Whenever we study the history of the United States, we come across a dark chapter that is about presidential assassinations. Undoubtedly, young people are more aware of only one US presidential assassination and that is President John F. Kennedy. And most elderly people know about the slaying of President Abraham Lincoln. These two presidential assassinations are embedded in our minds because they were more famous in their respective qualities. However, we miss out on two other important presidential assassinations. Their details are enlisted in this article below.
The assassination of Abraham Lincoln
Abraham Lincoln (February 12, 1809 – April 15, 1865) is the 16th and one of the most famous United States presidents. He is renowned for the removal of slavery from the US and the right to vote for black people. He was assassinated shortly after the end of the civil war while watching a play in the Ford Theater. The assassin was John Wilkes Booth who was a famous actor and a staunch supporter of the confederation.
It was the first presidential assassination in the history of the US that took place on 14th April 1865 at the Ford Theater in Washington DC. President went there to watch the show ‘Our American Cousin’ with his wife Mary. He was sitting in the state box when the murderer shot him dead in the head.
Booth was captured on 26th April 1865 and shot and killed.
The Assassination of James A Garfield
President Garfield (November 19, 1831 – September 19, 1881) is the 20th president of American History. We don’t remember him and his assassination because he remained in office for only four months before his assassination. But Garfield was a civil war hero and he introduced the ‘spoils system’ during his stay in the office. According to this system, anyone can apply for a government job to the president directly.
Charles Guiteau was also one of the employment seekers and it is said he was mentally challenged. He also had the chance to meet the president in the White House. He was mad at the president because his demand to become the minister to France wasn’t met.
On 2nd July 1881, the president was leaving for Massachusetts from Washington DC by train. Guiteau shot the president at the train station right 16 years after the assassination of Abraham Lincoln. 12 doctors examined the president and used unsterilized instruments to find the bullet. This caused infection in the wound and he died on September 19, 1881. However, Guiteau was sentenced to death on June 30, 1882.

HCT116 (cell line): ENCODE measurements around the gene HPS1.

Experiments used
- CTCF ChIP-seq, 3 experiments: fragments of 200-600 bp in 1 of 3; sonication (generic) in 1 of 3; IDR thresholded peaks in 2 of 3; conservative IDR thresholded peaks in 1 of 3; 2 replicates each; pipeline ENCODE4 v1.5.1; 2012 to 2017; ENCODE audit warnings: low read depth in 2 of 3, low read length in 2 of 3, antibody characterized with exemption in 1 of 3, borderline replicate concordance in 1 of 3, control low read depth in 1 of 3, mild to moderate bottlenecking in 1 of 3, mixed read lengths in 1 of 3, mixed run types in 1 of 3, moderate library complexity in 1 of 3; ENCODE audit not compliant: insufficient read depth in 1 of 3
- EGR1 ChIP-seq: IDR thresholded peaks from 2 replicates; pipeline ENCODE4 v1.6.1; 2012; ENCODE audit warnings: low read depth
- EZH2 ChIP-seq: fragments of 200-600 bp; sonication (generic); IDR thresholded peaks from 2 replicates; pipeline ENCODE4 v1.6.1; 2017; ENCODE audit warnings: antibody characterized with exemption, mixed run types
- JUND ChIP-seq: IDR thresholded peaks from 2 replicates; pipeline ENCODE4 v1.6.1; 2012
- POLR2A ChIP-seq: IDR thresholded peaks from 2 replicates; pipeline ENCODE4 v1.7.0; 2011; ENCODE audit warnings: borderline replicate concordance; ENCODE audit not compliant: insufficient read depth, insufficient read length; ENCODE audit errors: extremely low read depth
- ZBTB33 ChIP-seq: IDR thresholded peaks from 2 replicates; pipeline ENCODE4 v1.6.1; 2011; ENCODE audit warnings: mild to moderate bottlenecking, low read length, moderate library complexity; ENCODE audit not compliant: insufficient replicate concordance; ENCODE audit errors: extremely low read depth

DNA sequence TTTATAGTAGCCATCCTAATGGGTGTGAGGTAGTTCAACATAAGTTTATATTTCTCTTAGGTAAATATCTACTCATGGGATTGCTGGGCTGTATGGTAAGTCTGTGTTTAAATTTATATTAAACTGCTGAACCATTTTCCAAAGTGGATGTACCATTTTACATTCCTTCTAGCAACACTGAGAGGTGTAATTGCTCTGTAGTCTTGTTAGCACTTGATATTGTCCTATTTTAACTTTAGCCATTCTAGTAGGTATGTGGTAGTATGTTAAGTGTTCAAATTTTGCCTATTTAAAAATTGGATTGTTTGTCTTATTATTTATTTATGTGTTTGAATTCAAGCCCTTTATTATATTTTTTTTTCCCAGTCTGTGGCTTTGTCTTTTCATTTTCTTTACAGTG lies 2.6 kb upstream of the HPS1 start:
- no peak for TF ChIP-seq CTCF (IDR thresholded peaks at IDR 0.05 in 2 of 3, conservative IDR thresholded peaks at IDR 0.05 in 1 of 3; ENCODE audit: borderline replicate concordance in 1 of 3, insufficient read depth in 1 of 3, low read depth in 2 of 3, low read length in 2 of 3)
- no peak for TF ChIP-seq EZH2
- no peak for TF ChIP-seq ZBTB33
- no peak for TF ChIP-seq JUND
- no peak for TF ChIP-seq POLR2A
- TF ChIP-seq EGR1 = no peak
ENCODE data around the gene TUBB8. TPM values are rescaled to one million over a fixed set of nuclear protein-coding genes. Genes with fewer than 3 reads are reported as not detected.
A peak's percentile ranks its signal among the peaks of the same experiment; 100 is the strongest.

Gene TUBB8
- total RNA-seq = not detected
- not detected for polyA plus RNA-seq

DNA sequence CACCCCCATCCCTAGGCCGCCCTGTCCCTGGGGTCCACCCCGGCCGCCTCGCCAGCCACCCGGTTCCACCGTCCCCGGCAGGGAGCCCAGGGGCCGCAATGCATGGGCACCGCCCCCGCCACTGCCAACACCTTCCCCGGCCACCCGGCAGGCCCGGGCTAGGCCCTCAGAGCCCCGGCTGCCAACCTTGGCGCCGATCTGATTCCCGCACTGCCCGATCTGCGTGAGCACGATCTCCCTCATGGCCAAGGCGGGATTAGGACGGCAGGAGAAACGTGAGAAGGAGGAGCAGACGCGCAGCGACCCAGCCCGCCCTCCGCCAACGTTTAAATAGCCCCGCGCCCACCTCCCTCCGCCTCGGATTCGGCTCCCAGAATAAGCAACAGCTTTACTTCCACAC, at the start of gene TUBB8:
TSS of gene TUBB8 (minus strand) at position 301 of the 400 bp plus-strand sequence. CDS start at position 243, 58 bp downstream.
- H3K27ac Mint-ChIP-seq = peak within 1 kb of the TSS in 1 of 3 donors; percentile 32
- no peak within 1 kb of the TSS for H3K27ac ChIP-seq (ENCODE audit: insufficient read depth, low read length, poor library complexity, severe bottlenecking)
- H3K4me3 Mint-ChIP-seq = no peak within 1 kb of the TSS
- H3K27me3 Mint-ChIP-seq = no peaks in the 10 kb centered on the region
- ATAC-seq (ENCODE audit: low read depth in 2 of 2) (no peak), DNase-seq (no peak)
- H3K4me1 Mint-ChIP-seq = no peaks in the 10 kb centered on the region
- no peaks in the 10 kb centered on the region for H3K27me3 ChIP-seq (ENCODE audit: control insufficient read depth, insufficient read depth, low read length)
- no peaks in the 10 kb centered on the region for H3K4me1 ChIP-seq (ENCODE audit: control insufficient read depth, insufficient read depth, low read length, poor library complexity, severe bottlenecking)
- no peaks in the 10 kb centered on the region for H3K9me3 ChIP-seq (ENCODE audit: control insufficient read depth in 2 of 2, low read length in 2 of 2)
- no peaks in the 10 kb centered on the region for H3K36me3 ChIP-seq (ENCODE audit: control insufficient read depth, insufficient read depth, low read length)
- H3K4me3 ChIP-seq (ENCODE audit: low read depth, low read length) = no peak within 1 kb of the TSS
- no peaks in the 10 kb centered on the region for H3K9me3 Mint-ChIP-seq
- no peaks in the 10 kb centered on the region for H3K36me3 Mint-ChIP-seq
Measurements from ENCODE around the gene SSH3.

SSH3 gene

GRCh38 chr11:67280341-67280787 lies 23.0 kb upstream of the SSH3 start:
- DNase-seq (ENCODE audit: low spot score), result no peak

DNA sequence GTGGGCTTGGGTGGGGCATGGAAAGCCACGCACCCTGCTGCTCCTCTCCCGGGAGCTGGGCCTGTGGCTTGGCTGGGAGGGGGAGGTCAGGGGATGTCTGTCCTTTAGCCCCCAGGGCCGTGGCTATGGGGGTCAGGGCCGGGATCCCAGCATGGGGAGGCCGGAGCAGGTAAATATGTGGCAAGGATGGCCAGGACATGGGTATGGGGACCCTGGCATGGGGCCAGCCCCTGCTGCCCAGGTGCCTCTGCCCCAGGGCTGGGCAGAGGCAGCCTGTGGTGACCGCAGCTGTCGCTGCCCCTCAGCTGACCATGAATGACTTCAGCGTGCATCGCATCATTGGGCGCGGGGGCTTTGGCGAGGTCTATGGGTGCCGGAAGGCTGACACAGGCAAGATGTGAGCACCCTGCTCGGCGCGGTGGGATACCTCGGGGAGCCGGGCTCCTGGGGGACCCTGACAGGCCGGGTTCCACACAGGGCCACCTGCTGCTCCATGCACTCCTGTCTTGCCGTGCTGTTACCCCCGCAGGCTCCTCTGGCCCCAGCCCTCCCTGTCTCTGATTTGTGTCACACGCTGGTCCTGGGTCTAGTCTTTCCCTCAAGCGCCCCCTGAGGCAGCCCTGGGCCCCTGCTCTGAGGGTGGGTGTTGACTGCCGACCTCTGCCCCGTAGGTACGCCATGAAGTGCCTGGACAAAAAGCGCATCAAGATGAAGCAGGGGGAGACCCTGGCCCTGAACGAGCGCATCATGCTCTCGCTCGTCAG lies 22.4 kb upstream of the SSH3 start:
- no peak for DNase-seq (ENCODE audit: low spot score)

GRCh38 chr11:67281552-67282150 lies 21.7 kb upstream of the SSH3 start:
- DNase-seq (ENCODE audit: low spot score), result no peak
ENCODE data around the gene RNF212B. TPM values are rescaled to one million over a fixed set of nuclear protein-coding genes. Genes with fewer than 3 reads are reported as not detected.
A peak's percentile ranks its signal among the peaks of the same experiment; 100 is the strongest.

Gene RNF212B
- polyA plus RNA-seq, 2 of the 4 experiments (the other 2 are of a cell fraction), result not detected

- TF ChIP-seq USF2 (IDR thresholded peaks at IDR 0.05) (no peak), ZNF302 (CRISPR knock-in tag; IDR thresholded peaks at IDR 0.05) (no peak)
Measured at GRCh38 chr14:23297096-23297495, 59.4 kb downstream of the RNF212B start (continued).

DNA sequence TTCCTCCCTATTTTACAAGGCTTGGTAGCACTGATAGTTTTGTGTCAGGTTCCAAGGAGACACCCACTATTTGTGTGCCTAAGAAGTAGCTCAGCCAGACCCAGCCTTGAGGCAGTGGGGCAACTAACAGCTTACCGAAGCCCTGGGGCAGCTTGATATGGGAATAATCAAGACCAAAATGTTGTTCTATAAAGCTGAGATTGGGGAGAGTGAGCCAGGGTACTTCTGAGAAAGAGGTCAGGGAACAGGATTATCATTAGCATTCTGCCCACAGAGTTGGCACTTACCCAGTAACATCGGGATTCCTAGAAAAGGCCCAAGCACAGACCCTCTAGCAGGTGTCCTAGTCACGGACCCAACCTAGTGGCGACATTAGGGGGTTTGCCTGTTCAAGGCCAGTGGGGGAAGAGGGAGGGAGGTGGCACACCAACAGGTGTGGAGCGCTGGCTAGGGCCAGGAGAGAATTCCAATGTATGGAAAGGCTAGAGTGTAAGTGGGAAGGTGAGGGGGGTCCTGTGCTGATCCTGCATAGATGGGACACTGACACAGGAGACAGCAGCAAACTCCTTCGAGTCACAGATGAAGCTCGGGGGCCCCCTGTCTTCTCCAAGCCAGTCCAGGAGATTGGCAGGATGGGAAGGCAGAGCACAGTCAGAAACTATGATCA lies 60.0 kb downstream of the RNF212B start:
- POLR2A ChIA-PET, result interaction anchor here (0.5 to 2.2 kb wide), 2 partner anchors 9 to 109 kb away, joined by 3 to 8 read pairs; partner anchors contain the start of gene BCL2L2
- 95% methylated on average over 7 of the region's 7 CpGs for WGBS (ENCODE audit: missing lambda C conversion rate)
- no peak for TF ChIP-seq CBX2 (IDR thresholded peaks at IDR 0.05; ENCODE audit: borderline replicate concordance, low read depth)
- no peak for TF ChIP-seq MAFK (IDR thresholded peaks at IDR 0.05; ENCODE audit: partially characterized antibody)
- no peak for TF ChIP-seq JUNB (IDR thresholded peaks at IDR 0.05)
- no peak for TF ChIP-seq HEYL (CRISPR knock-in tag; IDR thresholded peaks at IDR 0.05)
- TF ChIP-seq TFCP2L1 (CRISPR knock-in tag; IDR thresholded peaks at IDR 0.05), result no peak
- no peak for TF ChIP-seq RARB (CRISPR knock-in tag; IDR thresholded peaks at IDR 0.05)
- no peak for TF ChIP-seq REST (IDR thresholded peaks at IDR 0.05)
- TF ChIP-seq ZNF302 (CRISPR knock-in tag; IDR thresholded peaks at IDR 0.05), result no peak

The Assassination of William McKinley
President William McKinley (March 4, 1897–Sept. 14, 1901) was shot twice with a hidden gun in the abdomen on September 6, 1901. He was attending the Pan American Exposition at Temple of Music in Buffalo New York when shot by a self-proclaimed anarchist Leon Czolgosz. President McKinley did not die right after he was shot but he survived for eight more days. He succumbed to gangrene caused by the wound.
Leon was immediately captured by the crowd and received a beating but police intervened and arrested him. He had a trial and received the death criminal penalty.
The Assassination of John F. Kennedy
Before the assassination of Kennedy (May 29, 1917 – November 22, 1963) several other presidents received murder attempts but they survived. Kennedy was the youngest among all who were murdered. He was shot on November 22, 1963, in Dallas, Texas in his motorcade. Kennedy was passing by the onlookers in the streets of Dallas. He was also shot twice, in the neck and the back of his head. These two shots immediately took his life.
He was assassinated by a US marine, Harvey Lee Oswald who aimed the shot from the 6th floor of the Texas School Book Depository. he was arrested after a few hours of the presidential assassination by the Dallas Police. Later, he was killed by Jack Ruby in the basement of the Dallas police department.
Presidential murder attempts
In addition to the above successful presidential assassinations, several other American presidents saved the murder attempts. These unsuccessful attempts include the following victims.
Andrew Jackson in 1835
Abraham Lincoln was saved twice from attempted murder once in 1861 and then again in august 1864
Theodore Roosevelt in 1912
Franklin D. Roosevelt in 1933
Ronald Reagan in 1981
Richard Nixon in 1972
Gerald Ford in 1975